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Still sunburned from his tour of the Philippines, Pope John Paul II celebrated an open-air Mass before a heated altar in Anchorage.

The pontiff Thursday ended his 12-day Far East tour in a swirling snowstorm in Nagasaki, Japan, where bitter cold forced him to halt communion until he could warm his fingers.

In Anchorage Friday (Far East time), the temperature was 25 when the pope stepped off his jet to an airport greeting of some 300 people. He was given a sealskin parka, which he immediately put on.

His 3½-hour stopover in Alaska — the first time any pontiff has visited the 49th state — included a Mass at Delaney Strip Park and a prayer service with Protestant and Catholic clergy.

BEFORE he headed across the Pacific toward Anchorage, the pontiff ended his "pilgrimage of peace" in Nagasaki, where he praised the 45,000 people who attended the mass, saying in Japanese, "You are very courageous to have stood up to this cold and you are worthy of your ancestors, the martyrs."

Some 300 sought first aid, including 15 who were hospitalized for frostbite.

The pope baptized 77 Japanese. One of them, Michael Sugiyushi Hashigushi, was described by church officials as a "Hidden Christian," a descendant of the Japanese who secretly kept their religion during 200 years of persecution.

Repeating his theme of peace, the pontiff comforted elderly victims of the bombing of Nagasaki at a home run by the Catholic Church. One woman mopped tears that were streaming down her face as she told of how the pope had asked about her health and blessed her.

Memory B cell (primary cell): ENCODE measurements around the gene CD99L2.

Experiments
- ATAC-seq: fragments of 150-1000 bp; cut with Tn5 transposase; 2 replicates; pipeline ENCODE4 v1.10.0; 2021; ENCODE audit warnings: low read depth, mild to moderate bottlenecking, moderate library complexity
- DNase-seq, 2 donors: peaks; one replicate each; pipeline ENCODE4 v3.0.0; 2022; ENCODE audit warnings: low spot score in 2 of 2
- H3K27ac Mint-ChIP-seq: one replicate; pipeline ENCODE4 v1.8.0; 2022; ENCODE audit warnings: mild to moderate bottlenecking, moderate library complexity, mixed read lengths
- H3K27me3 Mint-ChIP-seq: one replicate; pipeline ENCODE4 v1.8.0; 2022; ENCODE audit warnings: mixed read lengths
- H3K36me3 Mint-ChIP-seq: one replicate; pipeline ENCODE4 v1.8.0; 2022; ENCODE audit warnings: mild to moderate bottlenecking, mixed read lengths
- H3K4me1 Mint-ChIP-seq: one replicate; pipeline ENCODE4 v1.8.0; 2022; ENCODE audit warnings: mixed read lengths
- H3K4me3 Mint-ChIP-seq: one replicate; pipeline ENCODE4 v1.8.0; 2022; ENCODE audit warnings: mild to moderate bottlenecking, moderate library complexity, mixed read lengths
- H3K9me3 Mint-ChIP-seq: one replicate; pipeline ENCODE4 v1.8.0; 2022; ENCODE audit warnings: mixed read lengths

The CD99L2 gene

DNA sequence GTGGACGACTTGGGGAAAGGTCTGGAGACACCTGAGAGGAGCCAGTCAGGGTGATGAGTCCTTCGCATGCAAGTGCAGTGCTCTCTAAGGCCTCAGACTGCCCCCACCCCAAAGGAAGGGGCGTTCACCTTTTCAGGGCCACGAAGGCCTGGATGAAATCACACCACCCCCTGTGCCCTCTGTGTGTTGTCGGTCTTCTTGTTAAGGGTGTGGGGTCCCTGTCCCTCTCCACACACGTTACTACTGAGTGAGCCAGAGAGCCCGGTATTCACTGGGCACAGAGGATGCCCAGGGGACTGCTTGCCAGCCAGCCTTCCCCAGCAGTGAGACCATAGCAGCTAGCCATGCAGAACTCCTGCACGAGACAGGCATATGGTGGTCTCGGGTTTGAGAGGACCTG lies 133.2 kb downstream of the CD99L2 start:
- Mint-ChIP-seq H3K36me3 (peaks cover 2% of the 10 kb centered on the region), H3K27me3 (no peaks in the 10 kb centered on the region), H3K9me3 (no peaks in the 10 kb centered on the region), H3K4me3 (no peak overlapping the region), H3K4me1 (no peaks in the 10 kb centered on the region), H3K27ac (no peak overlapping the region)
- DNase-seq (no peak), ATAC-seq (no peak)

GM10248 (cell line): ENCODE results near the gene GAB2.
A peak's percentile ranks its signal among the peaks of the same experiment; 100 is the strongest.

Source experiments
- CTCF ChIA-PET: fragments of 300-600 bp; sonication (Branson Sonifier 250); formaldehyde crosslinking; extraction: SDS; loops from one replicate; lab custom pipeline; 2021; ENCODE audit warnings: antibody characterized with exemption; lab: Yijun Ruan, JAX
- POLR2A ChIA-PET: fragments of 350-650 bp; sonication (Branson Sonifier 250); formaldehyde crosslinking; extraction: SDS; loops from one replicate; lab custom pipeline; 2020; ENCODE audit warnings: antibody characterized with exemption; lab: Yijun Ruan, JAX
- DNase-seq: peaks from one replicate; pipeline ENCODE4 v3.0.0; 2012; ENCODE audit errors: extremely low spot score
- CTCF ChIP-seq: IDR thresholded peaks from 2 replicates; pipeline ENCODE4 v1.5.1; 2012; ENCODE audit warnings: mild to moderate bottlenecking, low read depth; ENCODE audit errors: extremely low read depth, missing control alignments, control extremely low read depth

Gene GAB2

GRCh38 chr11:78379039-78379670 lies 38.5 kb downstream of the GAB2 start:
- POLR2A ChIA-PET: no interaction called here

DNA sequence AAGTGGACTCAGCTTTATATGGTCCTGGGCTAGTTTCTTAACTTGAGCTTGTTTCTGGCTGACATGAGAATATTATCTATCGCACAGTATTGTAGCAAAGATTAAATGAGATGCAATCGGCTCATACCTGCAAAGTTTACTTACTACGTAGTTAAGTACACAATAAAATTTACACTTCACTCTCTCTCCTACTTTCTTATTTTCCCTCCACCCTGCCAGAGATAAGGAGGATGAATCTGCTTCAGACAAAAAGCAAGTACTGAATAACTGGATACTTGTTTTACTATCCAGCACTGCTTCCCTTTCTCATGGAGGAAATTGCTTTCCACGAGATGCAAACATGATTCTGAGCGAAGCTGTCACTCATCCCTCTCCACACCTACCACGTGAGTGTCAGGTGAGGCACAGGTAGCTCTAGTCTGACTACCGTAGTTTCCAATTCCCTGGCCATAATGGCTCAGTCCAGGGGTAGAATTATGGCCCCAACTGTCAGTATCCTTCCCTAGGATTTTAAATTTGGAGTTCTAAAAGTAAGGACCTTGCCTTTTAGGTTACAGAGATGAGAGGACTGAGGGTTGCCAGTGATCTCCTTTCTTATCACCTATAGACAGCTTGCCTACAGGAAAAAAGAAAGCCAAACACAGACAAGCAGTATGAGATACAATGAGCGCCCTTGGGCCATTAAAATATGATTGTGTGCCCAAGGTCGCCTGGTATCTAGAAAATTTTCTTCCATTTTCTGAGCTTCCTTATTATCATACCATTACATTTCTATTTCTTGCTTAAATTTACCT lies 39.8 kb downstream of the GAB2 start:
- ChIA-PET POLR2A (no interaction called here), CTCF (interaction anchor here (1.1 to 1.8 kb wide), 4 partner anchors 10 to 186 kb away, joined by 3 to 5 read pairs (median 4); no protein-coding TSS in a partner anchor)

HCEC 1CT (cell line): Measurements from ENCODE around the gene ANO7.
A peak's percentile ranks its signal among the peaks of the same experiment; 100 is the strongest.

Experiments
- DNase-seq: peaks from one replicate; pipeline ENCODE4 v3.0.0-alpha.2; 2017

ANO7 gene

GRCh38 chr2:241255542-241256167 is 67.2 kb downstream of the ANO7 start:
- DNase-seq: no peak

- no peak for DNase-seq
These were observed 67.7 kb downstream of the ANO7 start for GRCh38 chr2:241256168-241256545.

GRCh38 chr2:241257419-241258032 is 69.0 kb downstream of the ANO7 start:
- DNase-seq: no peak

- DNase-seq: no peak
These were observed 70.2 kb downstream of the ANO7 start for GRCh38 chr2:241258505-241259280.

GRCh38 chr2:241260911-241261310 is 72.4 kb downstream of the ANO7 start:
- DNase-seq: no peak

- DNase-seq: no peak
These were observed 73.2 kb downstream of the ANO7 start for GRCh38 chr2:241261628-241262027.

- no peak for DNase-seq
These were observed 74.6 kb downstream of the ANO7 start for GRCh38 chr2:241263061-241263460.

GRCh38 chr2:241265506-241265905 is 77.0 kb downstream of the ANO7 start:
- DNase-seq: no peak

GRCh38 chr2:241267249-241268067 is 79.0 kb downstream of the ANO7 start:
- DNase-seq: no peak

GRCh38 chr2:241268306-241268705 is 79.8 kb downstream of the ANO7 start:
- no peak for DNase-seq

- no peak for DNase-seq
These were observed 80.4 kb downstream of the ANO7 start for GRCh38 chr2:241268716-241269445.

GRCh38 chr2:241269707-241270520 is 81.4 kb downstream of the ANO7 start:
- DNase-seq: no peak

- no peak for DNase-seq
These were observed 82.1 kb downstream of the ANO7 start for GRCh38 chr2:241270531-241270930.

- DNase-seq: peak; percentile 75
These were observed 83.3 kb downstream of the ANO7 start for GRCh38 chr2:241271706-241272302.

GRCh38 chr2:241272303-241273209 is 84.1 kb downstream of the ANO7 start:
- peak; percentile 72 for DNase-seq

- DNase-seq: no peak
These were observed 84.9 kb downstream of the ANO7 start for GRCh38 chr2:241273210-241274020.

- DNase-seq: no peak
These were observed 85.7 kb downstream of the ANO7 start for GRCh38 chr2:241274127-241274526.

John Paul said, "It is with deep emotion that I greet today all those who still carry in their bodies the signs of the destruction that was visited on them on the day of the unforgettable fire."

When he left the mountain-top home, the man the Japanese Catholics call "papa-san" heard the shout, "Banzai, banzai, banzai."

THERE WAS no doubt about the effect the pope had on the elderly patients; there was no doubt about the effect he had on the devout at the Mass in Nagasaki.

But church officials wondered whether the pope's visit would have any lasting effect on their community — a community one priest described as "minuscule."

After 100 years of evangelizing, the Catholic Church has fewer than 400,000 members in a population of 117 million.

Some priests doubted whether the pope's visit would increase the number of believers in . this overwhelmingly Buddhist and Shintoist nation.

But another priest said, "It really takes the pope to put the church on the map."

THE VISIT received comprehensive and uncritical coverage by the Japanese press, according to Father Alfonso M. Nebreda, a professor at Tokyo's Sophia University.

"There seems to have been some kind of tacit agreement by the media that 'this is something we have to cover,' " Nebreda said, adding that the coverage was far greater than the "minuscule" church should have merited.

Nebreda, who has worked in Japan and the Far East for more than three decades, said the visit was critical because of the special nature of the Japanese.

"With the Japanese, you cannot get anywhere through verbal or mental argument. But if you somehow can get to their heart, you can say anything. You need the personal touch," he said. "The pope's visit is going to open their eyes in unprecedented ways.

"If I sound optimistic, it is in spite of my natural reserve. But, still, I do believe that we could have a landslide."

POPULARITY is the key, another priest said. He told a reporter, "The trend (to have church weddings) has become fashionable.

"People sometimes say the Japanese are born Shintoist and die as a Buddhist," he said. "But, in fact, they do more than that these days. They are born Shintoist, marry like a Christian and die as a Buddhist."


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